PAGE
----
Press "Enter" to skip to content

Coronavirus $1,200 stimulus checks are new target of scams



rssfeeds.usatoday.com

Do not give out your PayPal account information, Social Security number, bank account number or anything else if someone claims such information is essential to sign you up for a stimulus check relating to the coronavirus pandemic. 

It’s not. It’s a scam. 

It’s time to warn consumers once again that we need to practice some social distancing from the scammers. 

The FBI, state attorneys general and other agencies are alerting Americans that phone calls, texts or emails asking for personal or financial information to get the $1,200 federal payment are not legit.

Michigan Attorney General Dana Nessel on Thursday issued what she called “an urgent consumer alert” relating to scammers who play up federal stimulus checks. In other states, the Better Business Bureau has reported that the level of “stimulus scams” has gone through the roof.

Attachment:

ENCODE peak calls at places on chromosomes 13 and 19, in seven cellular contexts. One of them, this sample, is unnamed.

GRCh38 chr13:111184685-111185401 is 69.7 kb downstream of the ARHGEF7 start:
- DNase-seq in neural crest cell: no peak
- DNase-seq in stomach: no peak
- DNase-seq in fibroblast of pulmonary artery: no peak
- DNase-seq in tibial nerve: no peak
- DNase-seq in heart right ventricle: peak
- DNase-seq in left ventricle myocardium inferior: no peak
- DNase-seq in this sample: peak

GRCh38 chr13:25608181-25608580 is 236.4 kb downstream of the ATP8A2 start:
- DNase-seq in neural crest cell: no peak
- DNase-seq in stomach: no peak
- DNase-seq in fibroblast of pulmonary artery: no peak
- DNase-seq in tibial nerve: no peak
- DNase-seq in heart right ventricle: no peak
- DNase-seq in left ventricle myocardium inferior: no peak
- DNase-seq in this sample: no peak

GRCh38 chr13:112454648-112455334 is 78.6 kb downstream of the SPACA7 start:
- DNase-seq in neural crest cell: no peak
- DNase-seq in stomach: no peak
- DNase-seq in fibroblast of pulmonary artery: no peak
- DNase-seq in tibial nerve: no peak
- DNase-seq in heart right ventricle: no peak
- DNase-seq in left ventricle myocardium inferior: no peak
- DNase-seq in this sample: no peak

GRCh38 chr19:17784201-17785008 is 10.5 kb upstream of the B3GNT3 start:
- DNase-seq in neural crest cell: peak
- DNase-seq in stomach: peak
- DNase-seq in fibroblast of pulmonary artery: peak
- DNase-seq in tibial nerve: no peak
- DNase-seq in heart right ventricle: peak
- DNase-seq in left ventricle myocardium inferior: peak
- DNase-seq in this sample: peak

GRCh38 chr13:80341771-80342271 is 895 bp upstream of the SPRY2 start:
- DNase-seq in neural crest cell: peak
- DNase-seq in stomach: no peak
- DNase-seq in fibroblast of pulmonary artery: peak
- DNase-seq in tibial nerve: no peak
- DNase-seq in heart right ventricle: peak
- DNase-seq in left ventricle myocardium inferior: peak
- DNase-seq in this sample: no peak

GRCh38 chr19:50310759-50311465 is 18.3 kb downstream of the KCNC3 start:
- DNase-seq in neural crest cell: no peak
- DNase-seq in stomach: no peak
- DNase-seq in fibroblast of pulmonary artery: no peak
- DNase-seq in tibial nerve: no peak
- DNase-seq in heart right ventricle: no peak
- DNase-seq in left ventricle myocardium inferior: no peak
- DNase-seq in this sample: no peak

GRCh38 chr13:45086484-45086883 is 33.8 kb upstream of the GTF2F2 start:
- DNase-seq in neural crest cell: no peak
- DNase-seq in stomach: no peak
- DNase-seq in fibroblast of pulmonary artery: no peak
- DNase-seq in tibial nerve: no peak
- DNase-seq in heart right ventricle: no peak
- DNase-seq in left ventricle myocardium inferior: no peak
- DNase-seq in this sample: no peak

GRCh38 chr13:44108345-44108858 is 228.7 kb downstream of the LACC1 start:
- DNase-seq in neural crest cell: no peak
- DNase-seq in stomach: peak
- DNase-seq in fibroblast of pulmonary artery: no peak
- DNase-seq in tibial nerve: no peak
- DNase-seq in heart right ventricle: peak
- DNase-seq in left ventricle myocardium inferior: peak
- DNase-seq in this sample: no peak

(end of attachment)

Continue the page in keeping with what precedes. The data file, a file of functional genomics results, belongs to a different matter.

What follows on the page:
The real stimulus cash is likely to hit bank accounts within the next three weeks or later, but taxpayers don’t have to sign up to get the money. Checks are expected to take longer. And yes, some people could experience delays. 

Stimulus check:Calculate how much money you could get

What we know:How the $2T coronavirus stimulus will affect you and the economy

It’s estimated that as many as 150 million U.S. households would be eligible to receive full or partial payments, according to the Tax Policy Center. 

According to Nessel’s alert, consumers are already reporting that they’ve received phishing emails that include phony websites that look official.

The FBI and top cops in states are warning consumers: Beware of stimulus check scammers

The scammers are demanding that potential victims provide PayPal, bank account or other financial information to get a much-talked-about stimulus check that is part of the federal economic-relief package. 

Anyone who receives such texts or emails should ignore them or delete them. Never click on links because you might download malware onto your computer.

In some cases, fake phishing scams might ask for a person’s bank account information and insist $1,000 or more will be deposited directly into his or her bank account. Again, it’s a scam.



Source link

Be First to Comment

Leave a Reply

Your email address will not be published. Required fields are marked *